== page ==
By Susanne McGraw, solicitor with Watermans Accident Claims and Care

RAISING a civil action can be a daunting prospect for people who suffer an injury. Even when they have a perfectly legitimate claim, the thought of a lengthy legal process and the cost implications of this can be enough to put people off.

And that’s why new legislation put forward by the Scottish Government deserves to be commended. The Civil Litigation (Expenses and Proceedings) Bill aims to create greater access to justice by improving the way in which civil litigation is funded and administered in Scotland.

Though still in its infancy the bill is a clear attempt to level the playing field in “David v Goliath” court battles that occur regularly. This is because many people may not qualify for legal aid but will likely struggle to pay lawyers’ fees, whilst defenders are represented by insurers.

There are two key changes proposed in the bill. Firstly, the introduction of a Damages Based Agreement (DBAs) whereby a solicitor and their client agree upon a percentage of damages the solicitor will receive should an action be successful. This will regulate the fees solicitors can command if a case succeeds.

DBAs will benefit those unable to work after a serious injury as it allows solicitors to take forward a case on their behalf without having to secure legal aid first. DBA’s will make the total costs of litigation more predictable and such agreements will give pursuers peace of mind.

There is also a provision to cap percentage levels to stop unscrupulous solicitors attempting to get a higher amount of damages awarded than is reasonable in the circumstances. Again, this is a welcome step to instil greater confidence in individuals pursuing civil litigation.

At present in Scotland the losing party usually covers the legal expenses of the successful party but the second change proposed in the bill would alter this. The legislation suggests introducing qualified one-way costs shifting (QOCS), which means someone pursuing a personal injury claim would not have to cover the defender’s legal costs if the claim fails.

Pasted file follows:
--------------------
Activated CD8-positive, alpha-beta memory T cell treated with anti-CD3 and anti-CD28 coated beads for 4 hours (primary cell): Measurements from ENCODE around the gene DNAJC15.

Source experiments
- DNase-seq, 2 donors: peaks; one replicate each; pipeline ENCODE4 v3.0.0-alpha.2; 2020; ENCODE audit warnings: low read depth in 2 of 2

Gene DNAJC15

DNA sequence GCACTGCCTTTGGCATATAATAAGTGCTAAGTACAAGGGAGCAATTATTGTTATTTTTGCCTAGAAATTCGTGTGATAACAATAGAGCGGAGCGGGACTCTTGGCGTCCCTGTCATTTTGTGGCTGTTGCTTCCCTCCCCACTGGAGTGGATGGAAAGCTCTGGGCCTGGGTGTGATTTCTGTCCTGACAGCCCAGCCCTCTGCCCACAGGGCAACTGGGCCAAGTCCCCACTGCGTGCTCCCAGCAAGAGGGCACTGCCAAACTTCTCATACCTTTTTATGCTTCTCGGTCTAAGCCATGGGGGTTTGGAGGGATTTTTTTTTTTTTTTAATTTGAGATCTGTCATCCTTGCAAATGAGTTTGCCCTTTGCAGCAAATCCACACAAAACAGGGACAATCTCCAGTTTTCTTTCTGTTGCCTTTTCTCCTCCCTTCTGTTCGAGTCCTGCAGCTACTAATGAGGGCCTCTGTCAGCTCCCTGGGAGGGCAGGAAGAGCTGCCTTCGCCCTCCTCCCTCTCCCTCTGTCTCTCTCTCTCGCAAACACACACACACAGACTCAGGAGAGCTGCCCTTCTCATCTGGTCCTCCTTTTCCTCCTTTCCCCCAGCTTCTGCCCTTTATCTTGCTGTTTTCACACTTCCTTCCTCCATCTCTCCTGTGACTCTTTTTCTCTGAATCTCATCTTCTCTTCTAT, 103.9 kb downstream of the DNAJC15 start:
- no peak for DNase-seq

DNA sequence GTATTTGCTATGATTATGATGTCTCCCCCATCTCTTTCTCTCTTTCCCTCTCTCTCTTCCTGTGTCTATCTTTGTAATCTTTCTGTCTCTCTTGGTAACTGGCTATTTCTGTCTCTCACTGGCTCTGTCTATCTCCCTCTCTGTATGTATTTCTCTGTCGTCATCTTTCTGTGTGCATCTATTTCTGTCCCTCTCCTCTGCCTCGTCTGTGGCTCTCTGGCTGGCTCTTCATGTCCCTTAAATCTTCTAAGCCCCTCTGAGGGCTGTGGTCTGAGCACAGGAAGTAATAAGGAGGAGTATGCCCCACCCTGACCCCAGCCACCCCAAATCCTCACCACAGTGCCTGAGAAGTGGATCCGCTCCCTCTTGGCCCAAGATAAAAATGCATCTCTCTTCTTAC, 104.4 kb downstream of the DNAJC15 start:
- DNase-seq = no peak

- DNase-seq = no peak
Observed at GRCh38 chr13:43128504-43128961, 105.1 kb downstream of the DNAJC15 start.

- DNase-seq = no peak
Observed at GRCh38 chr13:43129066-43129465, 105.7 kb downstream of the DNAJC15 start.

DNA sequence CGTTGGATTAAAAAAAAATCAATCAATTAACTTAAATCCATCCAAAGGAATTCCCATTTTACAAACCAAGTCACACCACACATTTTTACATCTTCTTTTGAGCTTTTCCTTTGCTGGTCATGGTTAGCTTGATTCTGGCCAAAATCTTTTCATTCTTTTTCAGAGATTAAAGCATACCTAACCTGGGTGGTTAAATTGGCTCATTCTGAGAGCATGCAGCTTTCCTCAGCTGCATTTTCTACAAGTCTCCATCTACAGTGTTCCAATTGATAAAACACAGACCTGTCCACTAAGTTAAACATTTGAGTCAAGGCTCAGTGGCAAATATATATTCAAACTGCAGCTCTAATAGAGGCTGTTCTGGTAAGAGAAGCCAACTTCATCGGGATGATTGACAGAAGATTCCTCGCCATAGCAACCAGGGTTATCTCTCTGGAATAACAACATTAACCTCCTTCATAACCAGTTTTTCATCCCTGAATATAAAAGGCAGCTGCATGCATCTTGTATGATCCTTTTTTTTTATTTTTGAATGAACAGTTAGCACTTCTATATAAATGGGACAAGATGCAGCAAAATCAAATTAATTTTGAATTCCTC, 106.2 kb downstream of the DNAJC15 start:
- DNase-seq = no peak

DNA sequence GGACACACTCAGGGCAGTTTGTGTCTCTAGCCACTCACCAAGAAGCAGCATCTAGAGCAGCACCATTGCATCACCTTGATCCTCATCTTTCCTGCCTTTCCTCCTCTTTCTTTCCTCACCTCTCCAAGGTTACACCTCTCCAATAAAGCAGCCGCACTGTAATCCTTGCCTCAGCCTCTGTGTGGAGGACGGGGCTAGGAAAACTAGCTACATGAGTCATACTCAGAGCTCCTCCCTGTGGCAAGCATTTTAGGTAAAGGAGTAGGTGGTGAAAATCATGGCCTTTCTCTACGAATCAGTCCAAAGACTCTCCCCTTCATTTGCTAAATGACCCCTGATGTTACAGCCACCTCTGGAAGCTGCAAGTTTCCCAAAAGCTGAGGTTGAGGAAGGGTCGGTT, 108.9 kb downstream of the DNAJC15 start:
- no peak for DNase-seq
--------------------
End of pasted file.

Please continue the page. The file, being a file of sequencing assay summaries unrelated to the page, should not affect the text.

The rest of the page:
Solicitors have received criticism for only taking on cases conventionally viewed as having an obvious chance of success to the detriment of cases where the law is untested and underdeveloped. These reforms should redress that imbalance. QOCS would allow solicitors to take on cases where there is no immediate guarantee of success meaning a wider variety of cases could be heard in court.

However, solicitors will not litigate anything regardless of the chances of success. Cases will be reviewed so as not to waste the time of the courts, defenders or the pursuer as ultimately the pursuer’s solicitors have to bear their own costs of litigation.

The draft bill allows defenders to apply for a Decree of Expenses in cases where they believe the conduct of the pursuer “falls below the standards reasonably expected … in civil proceedings” and pass their costs back to the pursuer.

Greater clarity is required on how such standards will be measured. It is feasible that a defender could use an honest mistake or error by a pursuer or their solicitors to push for a decree. The standards must be high but the onus is on solicitors to be as extremely diligent.

Whilst parties such as insurers, who are often the defenders in civil litigation cases, may not welcome the bill, it provides clarity to everyone involved in a case on the expenses involved. It undoubtedly improves the funding options available to those who suffer a personal injury.

The author is an accredited specialist in personal injury by the Law Society of Scotland.